To help franchisees financially, Dunkin’ Brands has extended payment terms on royalties and the advertising fund, deferred rent in the corporate properties that Dunkin’ Brands controls, and worked with vendors, lenders and suppliers to provide additional flexibility to protect franchisee liquidity, said David L. Hoffman, president and chief executive officer.
He said the average Dunkin’ franchisee has about 150 employees. As independent business owners, many have applied for loans under the US government’s Paycheck Protection Program.
“We want to make it clear that as 100% franchisee-owned-and-operated system, Dunkin' Brands has neither applied for nor received any loans from this program,” Mr. Hoffman said. “However, we are very grateful for the additional support provided directly to our franchisees through measures such as the CARES Act.”
The CARES Act stands for the government’s Coronavirus Aid, Relief, and Economic Security Act.
Dunkin’ Brands made several other changes in response to the COVID-19 crisis. The company suspended discretionary matching of 401(k) retirement plans. Mr. Hoffman said suspending the regular dividend program will save about $33 million in cash in the second quarter. Mr. Hoffman voluntarily agreed to take a 30% reduction in base salary, and the senior management team took a voluntary 20% reduction in base salary. The reductions initially are through early August, but they are subject to extension if the situation warrants.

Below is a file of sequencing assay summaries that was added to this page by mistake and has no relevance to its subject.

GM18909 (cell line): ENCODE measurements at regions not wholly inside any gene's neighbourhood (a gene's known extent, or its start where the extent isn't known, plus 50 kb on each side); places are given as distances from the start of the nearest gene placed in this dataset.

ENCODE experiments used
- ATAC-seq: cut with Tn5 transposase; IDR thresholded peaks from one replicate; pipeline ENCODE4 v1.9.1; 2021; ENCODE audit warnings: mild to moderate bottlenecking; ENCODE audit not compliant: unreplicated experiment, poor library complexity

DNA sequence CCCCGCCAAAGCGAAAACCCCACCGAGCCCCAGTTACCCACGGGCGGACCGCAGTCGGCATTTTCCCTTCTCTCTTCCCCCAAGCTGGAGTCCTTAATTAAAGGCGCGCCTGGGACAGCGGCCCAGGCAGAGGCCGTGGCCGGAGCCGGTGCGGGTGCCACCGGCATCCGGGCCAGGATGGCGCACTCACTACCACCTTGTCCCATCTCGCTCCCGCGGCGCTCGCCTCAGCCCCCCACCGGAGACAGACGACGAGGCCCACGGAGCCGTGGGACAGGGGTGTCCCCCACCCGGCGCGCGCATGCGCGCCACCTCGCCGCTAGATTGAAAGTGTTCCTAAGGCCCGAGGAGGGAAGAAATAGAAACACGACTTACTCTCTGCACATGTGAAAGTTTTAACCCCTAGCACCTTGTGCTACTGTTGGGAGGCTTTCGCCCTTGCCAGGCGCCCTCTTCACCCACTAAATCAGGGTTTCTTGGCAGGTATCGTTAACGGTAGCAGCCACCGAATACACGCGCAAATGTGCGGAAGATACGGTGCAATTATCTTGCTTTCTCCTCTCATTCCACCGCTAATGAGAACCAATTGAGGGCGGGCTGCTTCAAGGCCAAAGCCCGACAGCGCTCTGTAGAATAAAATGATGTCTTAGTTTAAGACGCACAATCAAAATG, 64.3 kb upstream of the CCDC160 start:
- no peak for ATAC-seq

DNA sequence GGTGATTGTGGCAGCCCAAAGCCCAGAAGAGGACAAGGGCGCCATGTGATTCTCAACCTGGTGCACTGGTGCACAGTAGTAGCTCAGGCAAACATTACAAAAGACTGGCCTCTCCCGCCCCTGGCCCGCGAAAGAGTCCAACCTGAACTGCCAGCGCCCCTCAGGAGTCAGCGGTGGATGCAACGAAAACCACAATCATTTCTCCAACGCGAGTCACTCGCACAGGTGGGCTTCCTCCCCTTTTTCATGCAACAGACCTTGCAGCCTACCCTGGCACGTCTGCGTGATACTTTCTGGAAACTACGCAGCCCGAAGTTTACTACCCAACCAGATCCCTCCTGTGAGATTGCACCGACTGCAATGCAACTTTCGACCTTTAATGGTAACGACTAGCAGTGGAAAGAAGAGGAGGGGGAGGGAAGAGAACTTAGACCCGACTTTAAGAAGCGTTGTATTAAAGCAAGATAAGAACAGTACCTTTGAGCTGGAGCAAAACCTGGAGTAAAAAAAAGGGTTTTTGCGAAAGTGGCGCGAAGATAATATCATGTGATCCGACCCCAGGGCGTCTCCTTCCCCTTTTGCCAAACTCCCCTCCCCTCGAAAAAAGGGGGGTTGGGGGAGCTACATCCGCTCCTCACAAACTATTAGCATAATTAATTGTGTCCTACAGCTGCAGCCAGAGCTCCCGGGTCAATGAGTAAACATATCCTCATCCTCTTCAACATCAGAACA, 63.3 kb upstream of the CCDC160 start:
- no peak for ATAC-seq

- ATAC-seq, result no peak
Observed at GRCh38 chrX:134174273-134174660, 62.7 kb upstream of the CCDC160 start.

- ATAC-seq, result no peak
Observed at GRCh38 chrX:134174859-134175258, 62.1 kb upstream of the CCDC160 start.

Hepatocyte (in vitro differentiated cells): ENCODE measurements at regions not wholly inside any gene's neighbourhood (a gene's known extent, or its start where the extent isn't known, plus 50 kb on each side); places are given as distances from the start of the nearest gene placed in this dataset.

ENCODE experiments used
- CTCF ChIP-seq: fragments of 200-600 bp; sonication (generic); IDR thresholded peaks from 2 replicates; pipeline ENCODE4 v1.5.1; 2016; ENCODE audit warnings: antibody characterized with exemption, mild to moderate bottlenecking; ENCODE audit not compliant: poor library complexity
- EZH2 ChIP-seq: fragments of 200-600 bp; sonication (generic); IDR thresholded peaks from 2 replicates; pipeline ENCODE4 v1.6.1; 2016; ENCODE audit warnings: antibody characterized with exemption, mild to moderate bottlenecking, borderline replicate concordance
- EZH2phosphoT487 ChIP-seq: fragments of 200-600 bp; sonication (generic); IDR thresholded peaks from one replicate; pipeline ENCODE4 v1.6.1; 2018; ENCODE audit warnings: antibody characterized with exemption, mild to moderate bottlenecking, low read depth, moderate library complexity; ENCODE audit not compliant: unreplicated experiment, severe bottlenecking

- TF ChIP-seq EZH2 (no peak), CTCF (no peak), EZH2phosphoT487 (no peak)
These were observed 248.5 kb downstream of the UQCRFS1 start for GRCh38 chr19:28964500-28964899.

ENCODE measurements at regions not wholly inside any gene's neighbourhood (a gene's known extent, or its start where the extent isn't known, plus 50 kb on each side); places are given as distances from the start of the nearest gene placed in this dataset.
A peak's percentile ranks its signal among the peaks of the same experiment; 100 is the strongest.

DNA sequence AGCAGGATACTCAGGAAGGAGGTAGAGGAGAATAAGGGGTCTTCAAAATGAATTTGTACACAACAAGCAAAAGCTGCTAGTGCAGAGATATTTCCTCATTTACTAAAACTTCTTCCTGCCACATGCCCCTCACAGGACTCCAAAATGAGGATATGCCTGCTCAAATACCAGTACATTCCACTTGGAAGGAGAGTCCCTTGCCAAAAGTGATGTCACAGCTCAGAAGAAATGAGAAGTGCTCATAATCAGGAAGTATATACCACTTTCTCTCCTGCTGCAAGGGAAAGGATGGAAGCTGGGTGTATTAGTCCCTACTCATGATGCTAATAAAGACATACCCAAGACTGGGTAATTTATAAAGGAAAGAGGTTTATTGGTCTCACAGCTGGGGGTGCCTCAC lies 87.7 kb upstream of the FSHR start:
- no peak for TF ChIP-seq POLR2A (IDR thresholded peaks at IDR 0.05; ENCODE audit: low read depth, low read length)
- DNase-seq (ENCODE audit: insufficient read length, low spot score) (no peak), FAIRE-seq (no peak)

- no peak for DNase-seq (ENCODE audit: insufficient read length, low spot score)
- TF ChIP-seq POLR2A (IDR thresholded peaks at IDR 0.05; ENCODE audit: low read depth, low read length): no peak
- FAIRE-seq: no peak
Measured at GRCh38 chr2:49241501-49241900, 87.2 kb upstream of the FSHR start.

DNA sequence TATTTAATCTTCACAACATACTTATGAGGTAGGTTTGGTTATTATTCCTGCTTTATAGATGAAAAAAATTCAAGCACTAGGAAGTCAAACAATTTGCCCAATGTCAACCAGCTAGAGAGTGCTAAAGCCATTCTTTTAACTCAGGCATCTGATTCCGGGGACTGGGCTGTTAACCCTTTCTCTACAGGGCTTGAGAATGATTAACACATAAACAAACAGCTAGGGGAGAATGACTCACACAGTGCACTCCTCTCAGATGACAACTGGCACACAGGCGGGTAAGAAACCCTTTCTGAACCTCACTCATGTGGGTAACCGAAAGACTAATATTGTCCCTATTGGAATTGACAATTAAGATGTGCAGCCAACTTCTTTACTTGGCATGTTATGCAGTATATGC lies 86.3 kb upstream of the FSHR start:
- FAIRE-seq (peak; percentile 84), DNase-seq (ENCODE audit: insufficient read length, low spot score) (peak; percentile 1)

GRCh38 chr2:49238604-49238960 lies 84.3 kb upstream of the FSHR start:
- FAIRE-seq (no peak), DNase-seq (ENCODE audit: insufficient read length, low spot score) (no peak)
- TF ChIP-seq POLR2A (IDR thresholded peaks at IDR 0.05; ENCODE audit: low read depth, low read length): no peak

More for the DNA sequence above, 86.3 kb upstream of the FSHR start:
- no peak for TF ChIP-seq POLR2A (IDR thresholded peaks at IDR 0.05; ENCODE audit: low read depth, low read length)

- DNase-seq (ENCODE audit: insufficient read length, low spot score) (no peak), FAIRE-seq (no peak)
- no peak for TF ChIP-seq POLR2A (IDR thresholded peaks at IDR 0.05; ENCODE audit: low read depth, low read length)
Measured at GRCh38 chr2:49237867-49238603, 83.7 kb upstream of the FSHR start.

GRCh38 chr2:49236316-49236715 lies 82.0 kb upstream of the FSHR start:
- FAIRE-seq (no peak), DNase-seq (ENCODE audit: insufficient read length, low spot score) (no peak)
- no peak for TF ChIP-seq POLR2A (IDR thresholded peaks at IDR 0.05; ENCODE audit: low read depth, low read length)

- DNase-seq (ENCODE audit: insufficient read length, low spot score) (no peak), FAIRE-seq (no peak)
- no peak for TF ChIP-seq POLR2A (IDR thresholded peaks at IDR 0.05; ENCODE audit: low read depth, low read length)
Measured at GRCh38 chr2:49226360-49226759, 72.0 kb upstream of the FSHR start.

Dunkin’ Brands in March borrowed $116 million available under its variable funding notes to ensure access to funds and to further strengthen financial flexibility. The company at the end of the first quarter had $381 million in unrestricted cash held in the United States.
Dunkin’ US in the first quarter reported segment profit of $109.3 million, down 1.6% from the previous year’s first quarter. Revenue of $151.8 million was up 1.4%. About 90% of the Dunkin’ US system remains open for off-premises consumption, Mr. Hoffman said.
“With customers’ daily morning routines disrupted, we are seeing a shift in sales across dayparts,” he said. “Sales volumes in the early morning are down but have picked up from 10 a.m. to 2 p.m. as people venture out for a break,” he said.
About 1,000 restaurants, located in transportation hubs, college campuses and urban centers like New York City and Philadelphia, are closed temporarily.
“Over the past few weeks, the closure rate has slowed, and the number of open stores has been increasing,” Mr. Hoffman said.
Comparable store sales for Dunkin’ International decreased by 7%. Segment profit fell 28% to $3.5 million, and revenue dropped 20% to $5.5 million.
In Baskin-Robbins US, comparable store sales grew 1.8% in the quarter. Segment profit of $6.6 million was up 4.5%, and revenue of $10.8 million was up 5.5%. In Baskin-Robbins International, comparable store sales grew 2.5% driven by growth in South Korea and Japan. Segment profit of $9.5 million was up 21%, and revenue of $27.3 million was up 7%.
About 50% of international restaurants, including both Dunkin’ and Baskin-Robbins are open, Mr. Hoffman said.
“Many of our international markets remain completely shut down, and others continue to be restricted by curfews or are delivery-only,” he said.